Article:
Conserving herbivorous and predatory insects in urban green spaces
Web of Science
AuthorMata, L; Threlfall, CG; Williams, NSG; Hahs, AK; Malipatil, M; Stork, NE; Livesley, SJ
Source TitleScientific Reports
PublisherNATURE PUBLISHING GROUP
University of Melbourne Author/sLivesley, Stephen; Threlfall, Caragh; Williams, Nicholas; Hahs, Amy
AffiliationSchool of Ecosystem and Forest Sciences
Document TypeJournal Article
CitationsMata, L., Threlfall, C. G., Williams, N. S. G., Hahs, A. K., Malipatil, M., Stork, N. E. & Livesley, S. J. (2017). Conserving herbivorous and predatory insects in urban green spaces. SCIENTIFIC REPORTS, 7 (1), https://doi.org/10.1038/srep40970.
Access StatusOpen Access
ARC Grant codeARC/LP110100686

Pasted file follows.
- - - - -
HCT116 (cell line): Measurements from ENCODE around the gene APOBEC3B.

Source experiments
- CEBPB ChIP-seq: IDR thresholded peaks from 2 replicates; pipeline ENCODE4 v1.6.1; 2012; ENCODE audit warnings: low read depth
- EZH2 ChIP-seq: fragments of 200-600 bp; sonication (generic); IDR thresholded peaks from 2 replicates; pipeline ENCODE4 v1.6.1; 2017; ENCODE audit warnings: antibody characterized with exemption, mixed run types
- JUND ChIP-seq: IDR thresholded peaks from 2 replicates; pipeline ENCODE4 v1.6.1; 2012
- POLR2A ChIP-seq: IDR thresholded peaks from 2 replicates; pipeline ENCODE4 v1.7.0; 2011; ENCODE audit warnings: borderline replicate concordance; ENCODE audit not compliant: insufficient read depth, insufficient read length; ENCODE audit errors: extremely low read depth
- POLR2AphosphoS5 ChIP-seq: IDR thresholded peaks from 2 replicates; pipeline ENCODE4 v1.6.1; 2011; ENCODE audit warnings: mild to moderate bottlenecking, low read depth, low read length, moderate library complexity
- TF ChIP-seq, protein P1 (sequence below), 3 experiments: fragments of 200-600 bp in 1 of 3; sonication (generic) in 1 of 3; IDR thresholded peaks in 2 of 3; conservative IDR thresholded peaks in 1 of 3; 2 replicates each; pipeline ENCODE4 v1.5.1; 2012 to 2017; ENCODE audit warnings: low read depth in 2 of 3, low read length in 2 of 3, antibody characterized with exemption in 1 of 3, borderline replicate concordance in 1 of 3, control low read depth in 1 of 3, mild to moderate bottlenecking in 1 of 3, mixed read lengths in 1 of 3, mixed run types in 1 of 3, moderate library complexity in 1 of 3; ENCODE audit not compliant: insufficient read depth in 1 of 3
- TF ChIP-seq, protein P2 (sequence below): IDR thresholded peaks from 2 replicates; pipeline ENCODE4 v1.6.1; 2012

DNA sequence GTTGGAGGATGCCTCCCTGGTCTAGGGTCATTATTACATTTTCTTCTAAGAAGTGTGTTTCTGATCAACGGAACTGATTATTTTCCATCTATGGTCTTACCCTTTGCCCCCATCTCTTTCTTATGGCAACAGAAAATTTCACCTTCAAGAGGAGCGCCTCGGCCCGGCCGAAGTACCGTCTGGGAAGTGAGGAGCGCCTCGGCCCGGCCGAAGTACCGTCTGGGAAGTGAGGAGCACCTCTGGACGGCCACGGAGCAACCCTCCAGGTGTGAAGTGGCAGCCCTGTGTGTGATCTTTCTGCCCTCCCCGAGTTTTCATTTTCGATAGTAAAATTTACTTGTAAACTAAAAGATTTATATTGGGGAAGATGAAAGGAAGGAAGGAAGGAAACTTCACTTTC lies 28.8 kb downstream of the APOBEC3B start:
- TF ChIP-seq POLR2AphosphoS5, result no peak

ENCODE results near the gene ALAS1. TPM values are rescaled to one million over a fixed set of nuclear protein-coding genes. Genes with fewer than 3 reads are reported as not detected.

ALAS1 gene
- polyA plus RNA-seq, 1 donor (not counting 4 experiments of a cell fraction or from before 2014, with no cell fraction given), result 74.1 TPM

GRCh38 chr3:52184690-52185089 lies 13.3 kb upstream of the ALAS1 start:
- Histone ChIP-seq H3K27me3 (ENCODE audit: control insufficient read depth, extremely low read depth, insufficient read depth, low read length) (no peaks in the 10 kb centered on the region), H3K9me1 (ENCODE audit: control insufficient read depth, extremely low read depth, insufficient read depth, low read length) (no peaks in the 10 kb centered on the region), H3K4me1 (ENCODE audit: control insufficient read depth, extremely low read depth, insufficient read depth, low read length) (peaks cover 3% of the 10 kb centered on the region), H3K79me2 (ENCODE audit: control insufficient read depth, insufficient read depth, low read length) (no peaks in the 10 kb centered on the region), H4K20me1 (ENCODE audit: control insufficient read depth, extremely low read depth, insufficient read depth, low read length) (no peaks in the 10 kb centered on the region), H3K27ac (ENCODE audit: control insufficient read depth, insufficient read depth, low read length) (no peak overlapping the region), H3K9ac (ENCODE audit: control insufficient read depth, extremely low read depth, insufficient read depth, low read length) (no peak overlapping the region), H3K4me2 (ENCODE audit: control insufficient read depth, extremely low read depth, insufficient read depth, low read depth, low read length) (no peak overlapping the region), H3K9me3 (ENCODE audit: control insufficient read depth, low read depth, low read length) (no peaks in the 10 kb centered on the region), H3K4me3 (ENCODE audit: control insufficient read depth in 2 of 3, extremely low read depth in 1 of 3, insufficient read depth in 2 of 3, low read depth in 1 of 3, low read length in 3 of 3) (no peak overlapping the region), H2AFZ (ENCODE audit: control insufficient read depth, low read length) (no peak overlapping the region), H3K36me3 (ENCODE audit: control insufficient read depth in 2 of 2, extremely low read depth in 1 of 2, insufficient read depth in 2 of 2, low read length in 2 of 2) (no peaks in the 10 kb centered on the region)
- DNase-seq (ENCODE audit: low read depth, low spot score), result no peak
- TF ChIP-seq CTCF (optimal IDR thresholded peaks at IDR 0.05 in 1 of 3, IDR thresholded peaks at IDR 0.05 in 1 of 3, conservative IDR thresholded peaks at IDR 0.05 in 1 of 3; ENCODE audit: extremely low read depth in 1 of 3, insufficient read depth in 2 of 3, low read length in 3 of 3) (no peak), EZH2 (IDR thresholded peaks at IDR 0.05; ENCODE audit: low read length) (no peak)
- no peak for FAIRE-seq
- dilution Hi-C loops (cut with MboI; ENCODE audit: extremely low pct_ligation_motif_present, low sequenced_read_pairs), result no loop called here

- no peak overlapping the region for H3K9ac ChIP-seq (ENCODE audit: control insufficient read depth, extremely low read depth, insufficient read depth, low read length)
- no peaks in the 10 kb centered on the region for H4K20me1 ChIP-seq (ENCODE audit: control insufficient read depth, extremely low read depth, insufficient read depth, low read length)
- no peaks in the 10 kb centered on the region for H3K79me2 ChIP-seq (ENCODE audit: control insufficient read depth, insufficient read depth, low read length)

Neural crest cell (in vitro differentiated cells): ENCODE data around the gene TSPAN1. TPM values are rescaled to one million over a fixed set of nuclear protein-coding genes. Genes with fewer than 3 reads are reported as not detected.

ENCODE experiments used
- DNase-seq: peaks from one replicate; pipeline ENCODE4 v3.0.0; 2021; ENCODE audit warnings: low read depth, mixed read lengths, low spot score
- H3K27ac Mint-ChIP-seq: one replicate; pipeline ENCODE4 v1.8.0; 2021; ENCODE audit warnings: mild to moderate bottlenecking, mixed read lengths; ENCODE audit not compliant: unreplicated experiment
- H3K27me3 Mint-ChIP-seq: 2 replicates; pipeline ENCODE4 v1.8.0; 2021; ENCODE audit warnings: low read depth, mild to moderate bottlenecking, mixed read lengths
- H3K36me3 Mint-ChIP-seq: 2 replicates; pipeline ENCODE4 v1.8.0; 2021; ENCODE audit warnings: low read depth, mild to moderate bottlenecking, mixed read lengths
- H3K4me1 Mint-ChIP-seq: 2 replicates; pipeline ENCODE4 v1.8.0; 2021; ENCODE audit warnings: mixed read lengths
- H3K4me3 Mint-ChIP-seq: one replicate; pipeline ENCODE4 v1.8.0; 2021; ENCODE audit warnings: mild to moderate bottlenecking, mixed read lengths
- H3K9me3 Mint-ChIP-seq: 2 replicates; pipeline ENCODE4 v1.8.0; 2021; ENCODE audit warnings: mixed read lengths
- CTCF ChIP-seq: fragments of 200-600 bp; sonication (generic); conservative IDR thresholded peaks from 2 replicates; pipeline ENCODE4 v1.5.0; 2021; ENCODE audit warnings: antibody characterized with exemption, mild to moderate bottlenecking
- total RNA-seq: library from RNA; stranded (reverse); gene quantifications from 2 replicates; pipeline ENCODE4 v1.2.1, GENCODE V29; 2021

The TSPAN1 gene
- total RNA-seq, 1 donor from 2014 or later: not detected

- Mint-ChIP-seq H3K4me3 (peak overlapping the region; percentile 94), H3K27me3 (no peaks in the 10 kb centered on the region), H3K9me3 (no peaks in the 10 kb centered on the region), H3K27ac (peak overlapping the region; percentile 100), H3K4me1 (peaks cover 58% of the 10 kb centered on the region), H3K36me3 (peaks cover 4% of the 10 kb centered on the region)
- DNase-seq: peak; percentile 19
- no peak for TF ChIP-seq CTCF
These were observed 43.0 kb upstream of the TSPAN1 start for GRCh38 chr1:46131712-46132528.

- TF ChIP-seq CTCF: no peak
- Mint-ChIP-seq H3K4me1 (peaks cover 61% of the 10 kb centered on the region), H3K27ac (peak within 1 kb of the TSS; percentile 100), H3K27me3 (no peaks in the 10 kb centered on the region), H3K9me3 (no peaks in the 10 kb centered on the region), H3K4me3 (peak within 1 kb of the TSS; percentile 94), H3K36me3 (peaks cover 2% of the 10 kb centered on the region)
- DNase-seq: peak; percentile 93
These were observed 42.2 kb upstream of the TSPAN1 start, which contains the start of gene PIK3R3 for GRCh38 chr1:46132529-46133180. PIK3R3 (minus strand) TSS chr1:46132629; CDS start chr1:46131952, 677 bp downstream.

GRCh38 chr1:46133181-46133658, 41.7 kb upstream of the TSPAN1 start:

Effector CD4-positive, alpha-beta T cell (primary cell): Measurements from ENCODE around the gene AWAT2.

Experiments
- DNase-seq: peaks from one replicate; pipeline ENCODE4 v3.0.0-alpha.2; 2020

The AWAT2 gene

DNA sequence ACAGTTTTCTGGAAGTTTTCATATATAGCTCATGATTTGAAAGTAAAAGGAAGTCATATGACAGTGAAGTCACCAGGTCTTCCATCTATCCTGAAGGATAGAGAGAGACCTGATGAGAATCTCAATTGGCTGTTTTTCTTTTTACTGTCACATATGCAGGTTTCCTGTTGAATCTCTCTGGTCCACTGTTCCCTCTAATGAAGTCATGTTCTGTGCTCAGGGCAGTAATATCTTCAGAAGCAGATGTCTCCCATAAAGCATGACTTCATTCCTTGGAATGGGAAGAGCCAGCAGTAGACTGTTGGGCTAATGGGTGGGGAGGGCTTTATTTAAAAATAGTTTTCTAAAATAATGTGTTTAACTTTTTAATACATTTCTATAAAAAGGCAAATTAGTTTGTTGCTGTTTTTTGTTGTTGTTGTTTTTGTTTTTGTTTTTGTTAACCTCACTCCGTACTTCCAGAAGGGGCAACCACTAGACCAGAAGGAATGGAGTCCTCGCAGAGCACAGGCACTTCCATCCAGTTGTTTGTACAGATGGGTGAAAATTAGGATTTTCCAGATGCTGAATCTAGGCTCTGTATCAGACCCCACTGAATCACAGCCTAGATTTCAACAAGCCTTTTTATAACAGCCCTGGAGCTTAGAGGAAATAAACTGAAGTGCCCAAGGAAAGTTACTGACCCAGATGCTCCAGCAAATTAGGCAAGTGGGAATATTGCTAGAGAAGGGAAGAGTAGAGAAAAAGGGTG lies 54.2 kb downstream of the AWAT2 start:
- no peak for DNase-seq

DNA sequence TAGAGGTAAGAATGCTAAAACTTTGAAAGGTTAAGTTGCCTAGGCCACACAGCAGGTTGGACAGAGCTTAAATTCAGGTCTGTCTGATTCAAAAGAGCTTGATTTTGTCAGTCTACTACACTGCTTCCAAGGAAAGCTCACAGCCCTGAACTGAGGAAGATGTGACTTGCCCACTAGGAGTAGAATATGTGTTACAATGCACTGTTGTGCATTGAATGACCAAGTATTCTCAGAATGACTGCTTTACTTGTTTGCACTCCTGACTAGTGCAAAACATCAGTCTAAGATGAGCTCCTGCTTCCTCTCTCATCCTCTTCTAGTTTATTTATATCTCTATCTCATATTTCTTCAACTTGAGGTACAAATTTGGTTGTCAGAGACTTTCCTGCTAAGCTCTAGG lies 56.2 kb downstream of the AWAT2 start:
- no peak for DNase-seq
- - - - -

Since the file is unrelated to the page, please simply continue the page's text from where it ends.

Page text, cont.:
Insects are key components of urban ecological networks and are greatly impacted by anthropogenic activities. Yet, few studies have examined how insect functional groups respond to changes to urban vegetation associated with different management actions. We investigated the response of herbivorous and predatory heteropteran bugs to differences in vegetation structure and diversity in golf courses, gardens and parks. We assessed how the species richness of these groups varied amongst green space types, and the effect of vegetation volume and plant diversity on trophic- and species-specific occupancy. We found that golf courses sustain higher species richness of herbivores and predators than parks and gardens. At the trophic- and species-specific levels, herbivores and predators show strong positive responses to vegetation volume. The effect of plant diversity, however, is distinctly species-specific, with species showing both positive and negative responses. Our findings further suggest that high occupancy of bugs is obtained in green spaces with specific combinations of vegetation structure and diversity. The challenge for managers is to boost green space conservation value through actions promoting synergistic combinations of vegetation structure and diversity. Tackling this conservation challenge could provide enormous benefits for other elements of urban ecological networks and people that live in cities.
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